FIG. 4 is a circuit diagram of radio-frequency communications circuitry and proximity sensor circuitry that may be used in an electronic device such as the electronic device of FIG. 1 in accordance with an embodiment of the present invention.

FIG. 5 is a cross-sectional side view of a portion of the electronic device of FIGS. 1 and 2 in accordance with an embodiment of the present invention.

FIG. 6 is a top view of an illustrative integrated antenna and proximity sensor in an electronic device in accordance with an embodiment of the present invention.

FIG. 7 is a diagram showing how capacitance measurements may be used to determine the distance between a proximity sensor and an external object in accordance with an embodiment of the present invention.

FIG. 8 is a diagram showing how conductive structures with two sides of patterned conductor may be used as an antenna resonating element and a proximity sensor in accordance with an embodiment of the present invention.

FIG. 9 is an exploded perspective view of an illustrative structure with two patterned conductive layers separated by a layer of dielectric that may be used to implement an integral antenna and proximity sensor structure in accordance with an embodiment of the present invention.

FIG. 10 is a perspective view of a structure of the type shown in FIG. 9 after forming a bend along one edge of the structure to accommodate mounting within an electronic device in accordance with an embodiment of the present invention.

DETAILED DESCRIPTION

Electronic devices may be provided with wireless communications circuitry. The wireless communications circuitry may be used to support wireless communications in one or more wireless communications bands. For example, the wireless communications circuitry may transmit and receive signals in cellular telephone bands.

To satisfy consumer demand for small form factor wireless devices, manufacturers are continually striving to reduce the size of components that are used in these devices while providing enhanced functionality. Particularly in configurations in which an electronic device is used in transmitting and receiving radio-frequency signals in cellular telephone bands and other communications bands that have relatively wide bandwidths, it can be challenging to meet desired antenna performance criteria in a compact device. High transmit powers and wide antenna bandwidths can be desirable to ensure adequate signal strength during communications, but these attributes may give rise to challenges with controlling emitted radiation levels.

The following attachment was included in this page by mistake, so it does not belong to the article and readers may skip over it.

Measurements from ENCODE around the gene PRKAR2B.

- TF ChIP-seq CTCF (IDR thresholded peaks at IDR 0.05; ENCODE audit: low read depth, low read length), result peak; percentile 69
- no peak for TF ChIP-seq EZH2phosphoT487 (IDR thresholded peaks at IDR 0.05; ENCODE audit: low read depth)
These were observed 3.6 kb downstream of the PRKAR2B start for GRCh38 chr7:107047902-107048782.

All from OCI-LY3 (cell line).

It is generally impractical to completely shield a user of an electronic device from transmitted radio-frequency signals. For example, conventional cellular telephone handsets generally emit signals in the vicinity of a user's head during telephone calls. Government regulations limit radio-frequency signal powers. At the same time, wireless carriers require that the user equipment that is used in their networks be capable of producing certain minimum radio-frequency powers so as to ensure satisfactory operation of the equipment.

In many jurisdictions, specific absorption rate (SAR) standards are in place that impose maximum energy absorption limits on handset manufacturers. These standards place restrictions on the amount of radiation that may be emitted at any particular point within a given distance of an antenna. Particular attention is given to radiation limits at distances of about 1-20 mm from a device, where users are likely to place a body part near an antenna.